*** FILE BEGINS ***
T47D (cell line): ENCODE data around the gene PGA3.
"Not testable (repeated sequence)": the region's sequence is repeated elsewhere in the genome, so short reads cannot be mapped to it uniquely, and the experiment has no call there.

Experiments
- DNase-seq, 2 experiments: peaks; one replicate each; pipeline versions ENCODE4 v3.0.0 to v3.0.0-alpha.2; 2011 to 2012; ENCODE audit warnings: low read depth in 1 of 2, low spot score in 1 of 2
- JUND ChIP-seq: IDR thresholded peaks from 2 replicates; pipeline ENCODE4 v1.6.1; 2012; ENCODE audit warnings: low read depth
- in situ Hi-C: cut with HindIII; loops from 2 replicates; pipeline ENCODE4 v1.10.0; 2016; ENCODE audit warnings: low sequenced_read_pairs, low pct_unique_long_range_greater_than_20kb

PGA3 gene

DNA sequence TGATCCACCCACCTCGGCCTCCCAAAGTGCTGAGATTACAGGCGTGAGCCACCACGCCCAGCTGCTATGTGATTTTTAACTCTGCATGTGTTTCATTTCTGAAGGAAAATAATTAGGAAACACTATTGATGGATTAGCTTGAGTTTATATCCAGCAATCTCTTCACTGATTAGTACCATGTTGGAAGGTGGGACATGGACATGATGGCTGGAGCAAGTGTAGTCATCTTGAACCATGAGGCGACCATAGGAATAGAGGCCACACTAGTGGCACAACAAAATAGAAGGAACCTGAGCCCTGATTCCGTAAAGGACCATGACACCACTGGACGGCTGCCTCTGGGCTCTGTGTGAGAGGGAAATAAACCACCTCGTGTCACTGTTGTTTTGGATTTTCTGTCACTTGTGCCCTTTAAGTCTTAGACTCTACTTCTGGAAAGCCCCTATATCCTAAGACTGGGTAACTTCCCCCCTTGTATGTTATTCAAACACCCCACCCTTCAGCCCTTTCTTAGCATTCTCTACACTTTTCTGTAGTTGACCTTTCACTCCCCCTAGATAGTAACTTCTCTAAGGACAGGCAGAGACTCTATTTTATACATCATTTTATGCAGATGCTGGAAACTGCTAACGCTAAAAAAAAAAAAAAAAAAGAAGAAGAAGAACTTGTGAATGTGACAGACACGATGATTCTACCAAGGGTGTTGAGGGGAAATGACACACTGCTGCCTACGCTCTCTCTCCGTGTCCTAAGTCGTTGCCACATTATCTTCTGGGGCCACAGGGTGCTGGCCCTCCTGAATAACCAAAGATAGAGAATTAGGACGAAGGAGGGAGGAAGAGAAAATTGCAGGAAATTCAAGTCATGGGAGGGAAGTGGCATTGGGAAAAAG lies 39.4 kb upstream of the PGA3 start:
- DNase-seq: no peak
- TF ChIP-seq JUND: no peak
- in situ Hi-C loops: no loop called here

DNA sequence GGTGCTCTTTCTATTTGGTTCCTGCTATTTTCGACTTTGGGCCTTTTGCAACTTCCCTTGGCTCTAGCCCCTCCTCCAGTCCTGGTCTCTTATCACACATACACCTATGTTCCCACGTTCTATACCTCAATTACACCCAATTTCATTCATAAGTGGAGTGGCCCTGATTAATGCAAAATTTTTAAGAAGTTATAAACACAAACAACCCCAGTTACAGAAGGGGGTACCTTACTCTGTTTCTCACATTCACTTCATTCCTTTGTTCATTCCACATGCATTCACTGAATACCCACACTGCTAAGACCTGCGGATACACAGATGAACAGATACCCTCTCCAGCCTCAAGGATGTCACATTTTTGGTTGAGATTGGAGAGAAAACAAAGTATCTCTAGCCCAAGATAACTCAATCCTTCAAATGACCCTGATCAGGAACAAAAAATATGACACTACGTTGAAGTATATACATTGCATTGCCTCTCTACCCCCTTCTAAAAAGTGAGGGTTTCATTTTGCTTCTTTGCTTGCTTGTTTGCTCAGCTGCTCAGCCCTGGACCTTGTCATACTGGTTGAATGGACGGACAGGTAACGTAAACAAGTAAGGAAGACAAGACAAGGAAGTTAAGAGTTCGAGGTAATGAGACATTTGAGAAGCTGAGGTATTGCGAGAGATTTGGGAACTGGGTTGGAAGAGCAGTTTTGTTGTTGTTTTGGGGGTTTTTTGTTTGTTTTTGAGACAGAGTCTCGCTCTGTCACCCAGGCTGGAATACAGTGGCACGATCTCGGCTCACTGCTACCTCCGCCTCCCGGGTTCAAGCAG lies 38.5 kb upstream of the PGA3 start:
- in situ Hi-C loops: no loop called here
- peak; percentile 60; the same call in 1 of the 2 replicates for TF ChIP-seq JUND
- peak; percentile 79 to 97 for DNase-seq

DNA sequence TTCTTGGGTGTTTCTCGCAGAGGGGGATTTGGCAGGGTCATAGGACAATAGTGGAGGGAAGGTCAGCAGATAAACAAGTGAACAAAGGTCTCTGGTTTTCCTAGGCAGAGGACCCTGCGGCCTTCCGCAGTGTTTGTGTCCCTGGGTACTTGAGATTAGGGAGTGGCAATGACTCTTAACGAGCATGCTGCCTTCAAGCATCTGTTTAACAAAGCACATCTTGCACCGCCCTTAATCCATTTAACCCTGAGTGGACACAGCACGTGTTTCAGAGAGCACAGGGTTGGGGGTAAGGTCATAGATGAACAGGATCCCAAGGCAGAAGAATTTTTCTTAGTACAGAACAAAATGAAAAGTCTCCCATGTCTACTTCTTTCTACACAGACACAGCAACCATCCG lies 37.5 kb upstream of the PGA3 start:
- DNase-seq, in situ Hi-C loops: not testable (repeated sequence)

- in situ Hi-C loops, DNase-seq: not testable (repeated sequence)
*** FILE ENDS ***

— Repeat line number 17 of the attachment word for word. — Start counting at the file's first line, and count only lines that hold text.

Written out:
- DNase-seq, in situ Hi-C loops: not testable (repeated sequence)